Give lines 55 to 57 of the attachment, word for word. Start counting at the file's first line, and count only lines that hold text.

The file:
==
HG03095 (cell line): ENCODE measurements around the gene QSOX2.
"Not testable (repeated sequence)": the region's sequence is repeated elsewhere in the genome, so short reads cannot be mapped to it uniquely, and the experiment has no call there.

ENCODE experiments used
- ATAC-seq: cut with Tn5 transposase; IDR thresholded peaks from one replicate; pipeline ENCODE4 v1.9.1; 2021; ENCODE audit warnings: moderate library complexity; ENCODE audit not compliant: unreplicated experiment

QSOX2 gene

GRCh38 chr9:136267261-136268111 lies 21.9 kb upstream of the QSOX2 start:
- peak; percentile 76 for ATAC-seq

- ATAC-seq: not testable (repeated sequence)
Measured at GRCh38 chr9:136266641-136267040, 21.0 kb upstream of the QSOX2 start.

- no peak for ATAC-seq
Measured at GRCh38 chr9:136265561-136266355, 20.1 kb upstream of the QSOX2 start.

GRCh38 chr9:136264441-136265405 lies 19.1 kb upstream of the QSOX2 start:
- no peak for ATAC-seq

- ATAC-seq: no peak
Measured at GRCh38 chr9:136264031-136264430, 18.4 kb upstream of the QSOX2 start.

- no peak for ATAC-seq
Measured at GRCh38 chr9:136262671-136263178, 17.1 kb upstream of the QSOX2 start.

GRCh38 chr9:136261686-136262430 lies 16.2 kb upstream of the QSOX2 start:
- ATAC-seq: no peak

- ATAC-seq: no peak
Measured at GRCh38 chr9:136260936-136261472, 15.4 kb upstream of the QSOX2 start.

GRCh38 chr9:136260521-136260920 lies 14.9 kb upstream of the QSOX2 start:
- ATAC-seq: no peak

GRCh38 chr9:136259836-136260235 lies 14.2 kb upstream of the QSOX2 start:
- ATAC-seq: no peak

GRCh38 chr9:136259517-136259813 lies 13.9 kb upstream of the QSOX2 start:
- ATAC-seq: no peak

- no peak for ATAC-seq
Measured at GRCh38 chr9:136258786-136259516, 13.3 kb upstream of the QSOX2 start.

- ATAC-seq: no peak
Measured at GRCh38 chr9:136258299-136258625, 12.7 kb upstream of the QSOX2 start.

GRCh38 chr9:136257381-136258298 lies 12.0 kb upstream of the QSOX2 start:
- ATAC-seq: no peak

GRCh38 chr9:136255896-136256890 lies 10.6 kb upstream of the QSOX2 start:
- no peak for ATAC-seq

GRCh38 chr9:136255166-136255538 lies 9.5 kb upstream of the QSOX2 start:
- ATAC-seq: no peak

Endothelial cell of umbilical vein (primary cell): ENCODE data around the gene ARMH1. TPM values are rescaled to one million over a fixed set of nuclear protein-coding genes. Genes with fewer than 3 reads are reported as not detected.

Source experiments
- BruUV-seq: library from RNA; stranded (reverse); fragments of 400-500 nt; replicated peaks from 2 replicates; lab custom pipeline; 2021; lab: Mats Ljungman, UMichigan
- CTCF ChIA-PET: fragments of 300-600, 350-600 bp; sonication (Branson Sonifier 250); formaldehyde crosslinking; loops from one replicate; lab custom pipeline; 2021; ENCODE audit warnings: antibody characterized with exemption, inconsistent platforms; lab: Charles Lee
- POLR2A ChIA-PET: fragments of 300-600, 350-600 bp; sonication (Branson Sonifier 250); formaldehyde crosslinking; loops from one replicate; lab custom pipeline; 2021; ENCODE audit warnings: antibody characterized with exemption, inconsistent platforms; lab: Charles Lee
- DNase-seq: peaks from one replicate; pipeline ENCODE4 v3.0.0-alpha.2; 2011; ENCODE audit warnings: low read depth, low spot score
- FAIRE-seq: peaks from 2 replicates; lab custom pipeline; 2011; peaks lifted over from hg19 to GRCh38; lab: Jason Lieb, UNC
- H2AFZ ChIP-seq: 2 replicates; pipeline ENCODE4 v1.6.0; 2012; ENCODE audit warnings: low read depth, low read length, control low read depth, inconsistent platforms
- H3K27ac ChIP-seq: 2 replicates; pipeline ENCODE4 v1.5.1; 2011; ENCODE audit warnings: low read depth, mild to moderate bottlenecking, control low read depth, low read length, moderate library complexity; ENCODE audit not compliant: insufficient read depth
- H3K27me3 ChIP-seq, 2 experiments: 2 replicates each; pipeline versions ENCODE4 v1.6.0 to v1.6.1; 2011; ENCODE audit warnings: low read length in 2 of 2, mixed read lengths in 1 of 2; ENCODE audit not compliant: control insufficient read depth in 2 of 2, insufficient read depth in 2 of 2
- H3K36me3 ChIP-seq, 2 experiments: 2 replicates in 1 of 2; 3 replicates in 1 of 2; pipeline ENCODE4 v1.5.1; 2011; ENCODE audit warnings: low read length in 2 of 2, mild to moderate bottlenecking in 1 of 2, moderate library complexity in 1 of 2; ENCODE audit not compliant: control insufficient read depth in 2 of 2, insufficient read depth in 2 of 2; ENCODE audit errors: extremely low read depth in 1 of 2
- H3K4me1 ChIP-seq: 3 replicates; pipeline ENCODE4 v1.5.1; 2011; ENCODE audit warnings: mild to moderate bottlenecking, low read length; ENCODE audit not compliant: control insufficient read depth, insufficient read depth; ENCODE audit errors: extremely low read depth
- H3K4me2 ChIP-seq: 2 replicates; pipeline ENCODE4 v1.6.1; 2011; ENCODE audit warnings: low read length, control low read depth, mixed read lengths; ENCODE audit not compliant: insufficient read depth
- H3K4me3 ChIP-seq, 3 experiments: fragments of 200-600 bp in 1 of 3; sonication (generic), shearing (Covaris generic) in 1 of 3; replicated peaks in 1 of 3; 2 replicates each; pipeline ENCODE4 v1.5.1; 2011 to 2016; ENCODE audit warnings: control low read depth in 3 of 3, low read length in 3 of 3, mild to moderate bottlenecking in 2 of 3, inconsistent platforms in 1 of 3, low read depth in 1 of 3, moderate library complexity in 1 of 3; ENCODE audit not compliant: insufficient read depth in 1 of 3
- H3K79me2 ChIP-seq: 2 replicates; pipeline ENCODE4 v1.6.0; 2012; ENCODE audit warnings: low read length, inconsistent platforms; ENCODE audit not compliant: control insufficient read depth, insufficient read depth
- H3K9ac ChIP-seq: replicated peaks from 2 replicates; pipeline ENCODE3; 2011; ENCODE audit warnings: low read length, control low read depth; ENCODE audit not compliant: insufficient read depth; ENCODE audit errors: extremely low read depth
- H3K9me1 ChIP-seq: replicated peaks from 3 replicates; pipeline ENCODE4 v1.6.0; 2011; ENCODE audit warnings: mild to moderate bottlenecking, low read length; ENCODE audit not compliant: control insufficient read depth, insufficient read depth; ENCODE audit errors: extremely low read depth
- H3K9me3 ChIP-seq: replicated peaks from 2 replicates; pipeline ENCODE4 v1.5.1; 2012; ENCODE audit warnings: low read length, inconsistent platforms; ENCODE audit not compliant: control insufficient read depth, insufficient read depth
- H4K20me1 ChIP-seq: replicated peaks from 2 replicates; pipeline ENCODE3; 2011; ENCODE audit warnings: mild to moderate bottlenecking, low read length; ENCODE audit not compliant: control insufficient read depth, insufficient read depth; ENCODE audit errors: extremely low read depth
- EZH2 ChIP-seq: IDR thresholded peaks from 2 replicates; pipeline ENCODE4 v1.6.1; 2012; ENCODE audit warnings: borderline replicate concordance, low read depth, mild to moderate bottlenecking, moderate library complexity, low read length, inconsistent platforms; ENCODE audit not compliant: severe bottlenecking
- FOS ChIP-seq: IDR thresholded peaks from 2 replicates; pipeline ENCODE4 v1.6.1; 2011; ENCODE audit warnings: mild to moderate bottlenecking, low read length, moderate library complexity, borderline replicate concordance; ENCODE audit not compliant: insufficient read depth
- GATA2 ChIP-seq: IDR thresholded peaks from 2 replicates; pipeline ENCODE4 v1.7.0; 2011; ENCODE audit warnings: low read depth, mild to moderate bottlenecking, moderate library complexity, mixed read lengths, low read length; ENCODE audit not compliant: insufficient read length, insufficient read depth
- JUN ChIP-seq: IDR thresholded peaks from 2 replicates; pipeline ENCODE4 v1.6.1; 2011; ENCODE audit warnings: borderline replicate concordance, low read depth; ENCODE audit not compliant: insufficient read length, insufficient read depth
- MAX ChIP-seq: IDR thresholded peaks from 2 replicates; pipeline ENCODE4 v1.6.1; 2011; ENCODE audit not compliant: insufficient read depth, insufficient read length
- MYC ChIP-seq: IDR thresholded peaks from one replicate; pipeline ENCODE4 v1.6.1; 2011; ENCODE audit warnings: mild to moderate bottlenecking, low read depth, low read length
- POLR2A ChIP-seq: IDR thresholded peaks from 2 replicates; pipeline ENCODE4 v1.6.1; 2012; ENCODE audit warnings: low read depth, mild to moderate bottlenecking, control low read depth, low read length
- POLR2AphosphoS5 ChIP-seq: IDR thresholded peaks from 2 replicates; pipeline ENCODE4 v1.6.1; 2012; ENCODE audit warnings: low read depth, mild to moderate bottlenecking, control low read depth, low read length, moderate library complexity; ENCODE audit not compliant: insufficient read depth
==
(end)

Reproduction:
- H3K9me3 ChIP-seq: replicated peaks from 2 replicates; pipeline ENCODE4 v1.5.1; 2012; ENCODE audit warnings: low read length, inconsistent platforms; ENCODE audit not compliant: control insufficient read depth, insufficient read depth
- H4K20me1 ChIP-seq: replicated peaks from 2 replicates; pipeline ENCODE3; 2011; ENCODE audit warnings: mild to moderate bottlenecking, low read length; ENCODE audit not compliant: control insufficient read depth, insufficient read depth; ENCODE audit errors: extremely low read depth
- EZH2 ChIP-seq: IDR thresholded peaks from 2 replicates; pipeline ENCODE4 v1.6.1; 2012; ENCODE audit warnings: borderline replicate concordance, low read depth, mild to moderate bottlenecking, moderate library complexity, low read length, inconsistent platforms; ENCODE audit not compliant: severe bottlenecking